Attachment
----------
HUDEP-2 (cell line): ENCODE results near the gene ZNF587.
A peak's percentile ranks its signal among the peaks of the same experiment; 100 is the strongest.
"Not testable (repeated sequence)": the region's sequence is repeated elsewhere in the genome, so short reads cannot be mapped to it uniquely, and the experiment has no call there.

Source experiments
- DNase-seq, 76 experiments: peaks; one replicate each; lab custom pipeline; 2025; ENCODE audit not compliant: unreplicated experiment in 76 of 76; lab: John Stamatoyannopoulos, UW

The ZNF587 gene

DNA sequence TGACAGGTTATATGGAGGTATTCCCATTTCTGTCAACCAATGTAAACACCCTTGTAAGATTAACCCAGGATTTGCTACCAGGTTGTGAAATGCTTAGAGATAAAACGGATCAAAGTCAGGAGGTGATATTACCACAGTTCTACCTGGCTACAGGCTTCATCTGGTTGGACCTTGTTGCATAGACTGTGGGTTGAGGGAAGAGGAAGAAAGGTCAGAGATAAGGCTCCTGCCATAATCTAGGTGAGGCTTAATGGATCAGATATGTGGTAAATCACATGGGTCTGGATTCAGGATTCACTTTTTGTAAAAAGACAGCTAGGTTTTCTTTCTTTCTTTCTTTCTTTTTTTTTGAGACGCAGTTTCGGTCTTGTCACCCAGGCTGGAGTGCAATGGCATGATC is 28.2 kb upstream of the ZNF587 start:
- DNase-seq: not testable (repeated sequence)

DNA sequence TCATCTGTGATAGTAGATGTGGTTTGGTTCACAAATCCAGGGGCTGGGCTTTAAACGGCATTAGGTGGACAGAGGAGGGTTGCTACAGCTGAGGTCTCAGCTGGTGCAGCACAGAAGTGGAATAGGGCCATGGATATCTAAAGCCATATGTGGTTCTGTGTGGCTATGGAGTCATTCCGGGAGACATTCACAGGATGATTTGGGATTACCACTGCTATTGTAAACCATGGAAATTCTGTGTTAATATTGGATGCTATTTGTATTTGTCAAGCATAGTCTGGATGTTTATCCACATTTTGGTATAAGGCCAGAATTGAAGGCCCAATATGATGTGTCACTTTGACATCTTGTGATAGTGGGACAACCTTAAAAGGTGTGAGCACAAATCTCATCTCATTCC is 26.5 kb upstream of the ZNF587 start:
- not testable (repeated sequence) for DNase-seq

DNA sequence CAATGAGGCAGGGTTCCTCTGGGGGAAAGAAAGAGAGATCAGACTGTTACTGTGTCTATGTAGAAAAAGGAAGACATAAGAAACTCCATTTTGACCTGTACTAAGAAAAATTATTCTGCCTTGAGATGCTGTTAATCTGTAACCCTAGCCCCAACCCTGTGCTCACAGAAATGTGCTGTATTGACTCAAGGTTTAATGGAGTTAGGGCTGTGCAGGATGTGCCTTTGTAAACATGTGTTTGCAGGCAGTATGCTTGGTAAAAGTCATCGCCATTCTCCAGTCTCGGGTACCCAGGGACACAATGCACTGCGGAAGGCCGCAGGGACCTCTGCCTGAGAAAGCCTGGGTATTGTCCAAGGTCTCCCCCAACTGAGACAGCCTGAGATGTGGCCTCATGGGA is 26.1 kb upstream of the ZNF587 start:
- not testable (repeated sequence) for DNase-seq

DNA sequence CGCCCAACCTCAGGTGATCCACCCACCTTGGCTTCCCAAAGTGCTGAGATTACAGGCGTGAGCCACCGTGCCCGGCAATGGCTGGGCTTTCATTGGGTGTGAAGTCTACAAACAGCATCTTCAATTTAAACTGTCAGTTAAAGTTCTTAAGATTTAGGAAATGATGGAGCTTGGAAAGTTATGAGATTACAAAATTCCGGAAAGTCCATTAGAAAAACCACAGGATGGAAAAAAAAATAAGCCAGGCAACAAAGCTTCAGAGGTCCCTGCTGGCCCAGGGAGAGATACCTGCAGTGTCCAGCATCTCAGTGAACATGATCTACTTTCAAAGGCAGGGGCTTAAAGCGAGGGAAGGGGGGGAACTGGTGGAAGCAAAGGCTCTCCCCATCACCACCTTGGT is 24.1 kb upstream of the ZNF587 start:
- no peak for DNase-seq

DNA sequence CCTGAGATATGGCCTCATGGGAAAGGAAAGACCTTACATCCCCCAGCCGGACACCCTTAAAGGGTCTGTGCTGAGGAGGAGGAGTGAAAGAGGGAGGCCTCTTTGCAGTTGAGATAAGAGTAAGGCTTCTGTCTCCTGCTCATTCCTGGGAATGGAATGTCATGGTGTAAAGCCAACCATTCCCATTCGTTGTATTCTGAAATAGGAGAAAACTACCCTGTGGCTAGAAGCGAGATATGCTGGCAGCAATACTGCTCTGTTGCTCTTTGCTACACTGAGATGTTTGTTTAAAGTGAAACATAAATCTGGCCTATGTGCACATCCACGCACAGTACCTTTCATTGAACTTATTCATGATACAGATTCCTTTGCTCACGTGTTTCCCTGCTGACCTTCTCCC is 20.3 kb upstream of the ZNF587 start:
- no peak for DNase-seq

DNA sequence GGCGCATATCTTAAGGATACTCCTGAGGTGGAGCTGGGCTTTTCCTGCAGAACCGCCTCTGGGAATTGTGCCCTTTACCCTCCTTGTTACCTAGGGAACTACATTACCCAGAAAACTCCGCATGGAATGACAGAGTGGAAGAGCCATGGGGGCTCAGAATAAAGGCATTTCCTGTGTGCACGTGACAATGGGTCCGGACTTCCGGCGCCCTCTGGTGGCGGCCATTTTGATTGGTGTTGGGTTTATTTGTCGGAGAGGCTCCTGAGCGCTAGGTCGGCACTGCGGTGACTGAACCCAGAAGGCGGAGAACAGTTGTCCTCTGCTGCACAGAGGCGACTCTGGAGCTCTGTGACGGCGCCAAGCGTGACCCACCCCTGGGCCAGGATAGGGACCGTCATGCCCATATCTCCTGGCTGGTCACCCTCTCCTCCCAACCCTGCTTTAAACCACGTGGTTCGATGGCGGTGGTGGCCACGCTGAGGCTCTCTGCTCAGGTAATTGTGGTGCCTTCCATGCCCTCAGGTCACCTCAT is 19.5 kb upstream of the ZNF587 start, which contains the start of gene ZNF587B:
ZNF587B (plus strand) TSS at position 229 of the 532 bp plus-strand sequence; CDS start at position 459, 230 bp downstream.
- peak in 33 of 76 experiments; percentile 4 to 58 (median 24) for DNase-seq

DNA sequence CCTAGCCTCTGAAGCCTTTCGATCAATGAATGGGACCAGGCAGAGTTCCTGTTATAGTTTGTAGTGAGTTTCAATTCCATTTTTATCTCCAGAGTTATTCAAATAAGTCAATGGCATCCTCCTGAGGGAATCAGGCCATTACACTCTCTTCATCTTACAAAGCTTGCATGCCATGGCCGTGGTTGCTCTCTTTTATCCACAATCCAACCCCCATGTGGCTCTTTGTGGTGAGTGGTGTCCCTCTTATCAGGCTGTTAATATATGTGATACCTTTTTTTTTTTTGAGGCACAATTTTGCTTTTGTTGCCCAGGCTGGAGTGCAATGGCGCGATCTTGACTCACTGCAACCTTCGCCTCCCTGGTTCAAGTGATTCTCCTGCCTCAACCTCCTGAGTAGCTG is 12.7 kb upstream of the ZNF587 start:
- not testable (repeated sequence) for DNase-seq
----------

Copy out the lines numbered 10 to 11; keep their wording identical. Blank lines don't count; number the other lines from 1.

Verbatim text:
- not testable (repeated sequence) for DNase-seq

DNA sequence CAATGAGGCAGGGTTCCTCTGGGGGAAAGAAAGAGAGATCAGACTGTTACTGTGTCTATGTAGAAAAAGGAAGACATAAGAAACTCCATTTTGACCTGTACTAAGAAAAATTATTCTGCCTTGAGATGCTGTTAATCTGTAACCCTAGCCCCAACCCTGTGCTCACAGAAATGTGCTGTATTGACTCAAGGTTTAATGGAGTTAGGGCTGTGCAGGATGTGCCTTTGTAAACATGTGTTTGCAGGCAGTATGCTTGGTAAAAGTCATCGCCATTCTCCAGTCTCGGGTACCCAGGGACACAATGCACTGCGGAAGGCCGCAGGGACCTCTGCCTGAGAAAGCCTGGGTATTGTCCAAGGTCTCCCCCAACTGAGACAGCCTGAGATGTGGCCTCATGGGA is 26.1 kb upstream of the ZNF587 start: